Although there's considerable debate as to whether or not buybacks are the best use of a company's cash, they can boost earnings per share, and give a company greater financial flexibility than a quarterly dividend does. Because of that, buyback programs that are underway at the following three companies could lead to investor-friendly upsides.
No. 1: Celgene Corp (NASDAQ:CELG)
Celgene is already the market-leading maker of drugs used to treat multiple myeloma, but it's only recently started to expand into other markets. Because of that, management is eschewing paying a quarterly dividend, and is instead spending money on acquisitions and share repurchases.
In June, Celgene inked a $1 billion collaboration deal with Juno Therapeutics to develop cancer immunotherapies. In July, Celgene agreed to pay $7.1 billion to buy Receptos to get its hands on Receptos' promising multiple sclerosis drug, ozanimod.
Meanwhile, Celgene added $4 billion to the $1.2 billion that still remained in its share-buyback program in June. In the third quarter, the company bought back $815 million of its stock.
Since 2009, Celgene has returned $12.3 billion to investors via buybacks. Celgene has $7.5 billion in cash, and $4.3 billion remaining on its buyback authorization exiting Q3. It appears there's plenty of money kicking around to support its M&A and buyback strategy, and thus deliver on its forecast of at least $13 in EPS in 2020, up from $4.75 this year.
Of course, the vast majority of Celgene's future earnings will come courtesy of its cancer and auto-immune drugs, not its share buybacks, but repurchases could still help Celgene reach its target. For that reason, investors may want to cheer, rather than jeer, Celgene's anti-dividend approach.
No. 2: Mylan (NASDAQ:MYL)
Generic drugmaker Mylan caught flack for pursuing a failed hostile bid to buy competitor Perrigo (NYSE:PRGO) this year, but it's trying to win back investor trust with a $1 billion share-buyback program that it announced earlier this month.
Mylan's repurchase authorization amounts to about 5% of the company's market cap. Although the timing of any buybacks isn't set in stone, and the company doesn't have to buy back any of its shares, the authorization expires next August, and the company is arguably priced attractively at current levels.
Mylan's shares have jumped from below $40 to above $50 in the past month; but even after this run up in share price, the company's share price remains significantly below its 52-week high of $76. As a result, Mylan's shares are trading at an arguably low 10.3 times forward earnings.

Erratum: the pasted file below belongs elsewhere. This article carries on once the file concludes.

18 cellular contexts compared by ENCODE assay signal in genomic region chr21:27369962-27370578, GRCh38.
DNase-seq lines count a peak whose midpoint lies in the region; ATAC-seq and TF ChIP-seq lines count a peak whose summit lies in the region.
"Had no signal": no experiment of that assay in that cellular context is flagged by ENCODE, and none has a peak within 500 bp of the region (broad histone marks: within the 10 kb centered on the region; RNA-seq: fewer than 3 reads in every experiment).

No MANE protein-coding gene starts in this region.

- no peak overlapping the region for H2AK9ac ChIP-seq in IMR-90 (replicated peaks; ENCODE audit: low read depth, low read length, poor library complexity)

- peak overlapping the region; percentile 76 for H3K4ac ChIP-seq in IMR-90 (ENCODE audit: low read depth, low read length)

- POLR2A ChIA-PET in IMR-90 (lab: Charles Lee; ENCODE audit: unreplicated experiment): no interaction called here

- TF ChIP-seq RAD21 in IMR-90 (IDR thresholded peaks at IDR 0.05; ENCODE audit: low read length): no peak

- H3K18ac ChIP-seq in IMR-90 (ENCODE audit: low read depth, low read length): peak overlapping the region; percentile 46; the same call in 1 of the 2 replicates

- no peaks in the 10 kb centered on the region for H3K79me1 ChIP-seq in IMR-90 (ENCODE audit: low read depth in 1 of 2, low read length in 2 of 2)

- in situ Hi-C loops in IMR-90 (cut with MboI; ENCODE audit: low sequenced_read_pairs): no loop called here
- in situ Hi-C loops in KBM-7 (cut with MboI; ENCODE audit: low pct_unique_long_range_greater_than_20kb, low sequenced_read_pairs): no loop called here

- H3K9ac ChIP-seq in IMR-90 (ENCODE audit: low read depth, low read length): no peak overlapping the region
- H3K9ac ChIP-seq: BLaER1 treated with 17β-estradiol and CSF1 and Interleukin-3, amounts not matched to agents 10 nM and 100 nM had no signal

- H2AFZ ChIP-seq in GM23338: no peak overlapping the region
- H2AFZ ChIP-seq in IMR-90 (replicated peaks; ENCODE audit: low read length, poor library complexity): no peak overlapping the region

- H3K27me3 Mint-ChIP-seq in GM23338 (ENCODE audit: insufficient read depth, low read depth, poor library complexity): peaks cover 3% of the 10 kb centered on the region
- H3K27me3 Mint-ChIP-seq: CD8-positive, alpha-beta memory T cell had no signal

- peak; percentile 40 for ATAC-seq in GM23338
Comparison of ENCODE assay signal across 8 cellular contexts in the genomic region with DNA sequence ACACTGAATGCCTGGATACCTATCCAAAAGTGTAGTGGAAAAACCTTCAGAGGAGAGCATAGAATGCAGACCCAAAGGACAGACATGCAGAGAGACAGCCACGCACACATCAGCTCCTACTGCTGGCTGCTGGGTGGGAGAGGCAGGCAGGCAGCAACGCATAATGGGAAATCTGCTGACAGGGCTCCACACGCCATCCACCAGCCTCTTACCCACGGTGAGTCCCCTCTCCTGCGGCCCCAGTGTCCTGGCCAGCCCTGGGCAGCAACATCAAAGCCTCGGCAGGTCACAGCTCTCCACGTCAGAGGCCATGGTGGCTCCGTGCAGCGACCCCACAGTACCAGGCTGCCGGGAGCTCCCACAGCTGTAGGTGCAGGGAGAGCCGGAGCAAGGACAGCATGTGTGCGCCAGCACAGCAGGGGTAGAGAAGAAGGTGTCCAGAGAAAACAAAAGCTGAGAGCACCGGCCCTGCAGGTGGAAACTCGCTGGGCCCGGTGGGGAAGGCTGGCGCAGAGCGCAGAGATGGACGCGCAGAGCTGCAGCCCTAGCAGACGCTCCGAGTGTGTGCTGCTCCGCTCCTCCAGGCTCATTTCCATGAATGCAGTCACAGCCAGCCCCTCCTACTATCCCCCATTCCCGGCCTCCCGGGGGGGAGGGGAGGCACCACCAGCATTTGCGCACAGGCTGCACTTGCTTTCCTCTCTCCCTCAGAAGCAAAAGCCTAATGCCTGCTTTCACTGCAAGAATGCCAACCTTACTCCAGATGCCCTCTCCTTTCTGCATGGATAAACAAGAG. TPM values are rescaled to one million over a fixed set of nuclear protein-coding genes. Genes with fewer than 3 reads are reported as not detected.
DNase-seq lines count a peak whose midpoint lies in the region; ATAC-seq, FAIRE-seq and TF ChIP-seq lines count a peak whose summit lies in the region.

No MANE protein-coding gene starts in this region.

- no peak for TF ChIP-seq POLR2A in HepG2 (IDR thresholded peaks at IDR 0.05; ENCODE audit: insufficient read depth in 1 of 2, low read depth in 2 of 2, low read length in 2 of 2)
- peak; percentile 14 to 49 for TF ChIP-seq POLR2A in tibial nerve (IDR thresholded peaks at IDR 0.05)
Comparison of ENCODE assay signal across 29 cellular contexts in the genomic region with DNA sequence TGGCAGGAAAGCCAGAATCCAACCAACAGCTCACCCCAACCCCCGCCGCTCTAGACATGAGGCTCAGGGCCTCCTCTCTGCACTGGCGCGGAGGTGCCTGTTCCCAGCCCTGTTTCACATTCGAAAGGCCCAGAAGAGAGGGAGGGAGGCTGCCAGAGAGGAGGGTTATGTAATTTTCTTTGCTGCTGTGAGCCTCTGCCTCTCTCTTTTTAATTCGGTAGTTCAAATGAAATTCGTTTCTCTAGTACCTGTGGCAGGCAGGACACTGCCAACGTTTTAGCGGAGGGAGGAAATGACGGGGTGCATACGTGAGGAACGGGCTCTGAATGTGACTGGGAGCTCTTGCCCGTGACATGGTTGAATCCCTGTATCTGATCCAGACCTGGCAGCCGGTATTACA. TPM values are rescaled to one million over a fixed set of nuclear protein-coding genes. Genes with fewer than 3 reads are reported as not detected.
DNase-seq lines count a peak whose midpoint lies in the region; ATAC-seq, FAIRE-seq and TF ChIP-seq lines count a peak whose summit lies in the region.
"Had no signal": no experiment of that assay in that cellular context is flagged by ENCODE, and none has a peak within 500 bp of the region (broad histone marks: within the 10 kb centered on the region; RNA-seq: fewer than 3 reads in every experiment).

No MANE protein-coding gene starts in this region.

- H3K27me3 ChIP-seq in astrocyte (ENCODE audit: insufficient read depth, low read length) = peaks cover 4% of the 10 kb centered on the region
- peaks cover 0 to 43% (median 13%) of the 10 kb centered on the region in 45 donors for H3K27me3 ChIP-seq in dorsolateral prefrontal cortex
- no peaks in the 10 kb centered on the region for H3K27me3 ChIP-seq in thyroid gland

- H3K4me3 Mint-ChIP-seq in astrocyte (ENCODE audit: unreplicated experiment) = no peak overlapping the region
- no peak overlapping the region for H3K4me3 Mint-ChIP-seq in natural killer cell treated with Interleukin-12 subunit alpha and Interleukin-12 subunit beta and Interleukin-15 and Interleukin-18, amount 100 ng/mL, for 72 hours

Mylan is a global powerhouse in generic drugs, and the company has a deep bench of new generic medicine in the works, including six generic biologics, or biosimilars, including one that's a variation of the mega blockbuster drug Humira. As a result, I think it's got a good shot at continuing to build on its track record of a compounded 27% growth in EPS since 2008. If so, investors might benefit from following in the footsteps of Mylan's board.
No. 3: Gilead Sciences (NASDAQ: GILD)
Massively successful new hepatitis C drugs have led to a surge in Gilead Sciences' cash stockpile, and that's given the company plenty of financial firepower to reward investors. In fact, as of earlier this year, Gilead Sciences is the only one of these three companies to boast a massive buyback program and to pay a dividend.
Gilead Sciences announced its staggering $15 billion, five-year buyback program, and instituted its first ever dividend in February at around the same time it completed last year's $5 billion buyback plan sooner than expected.
The company's new $15 billion authorization expires in five years, but Gilead Sciences could end up accelerating that timeline, because in the past two quarters, the company has already spent $4 billion buying back its stock.
The company's market-share leading HIV and Hep C drug-product lineup is kicking out operating cash at a clip of about $4 billion a quarter, and its cash war chest is flush with $25.1 billion in cash, equivalents, and marketable securities. As a result, it wouldn't shock me to see the company maintain its hefty buyback, and boost its dividend payment in the next year. Because of that, Gilead Sciences could be the best of these companies for investors to own.
Todd Campbell owns shares of Celgene, Gilead Sciences, Mylan, and Perrigo Company. Todd owns E.B. Capital Markets, LLC. E.B. Capital's clients may have positions in the companies mentioned. The Motley Fool owns shares of and recommends Celgene and Gilead Sciences. The Motley Fool recommends Juno Therapeutics and Mylan. Try any of our Foolish newsletter services free for 30 days. We Fools may not all hold the same opinions, but we all believe that considering a diverse range of insights makes us better investors. The Motley Fool has a disclosure policy.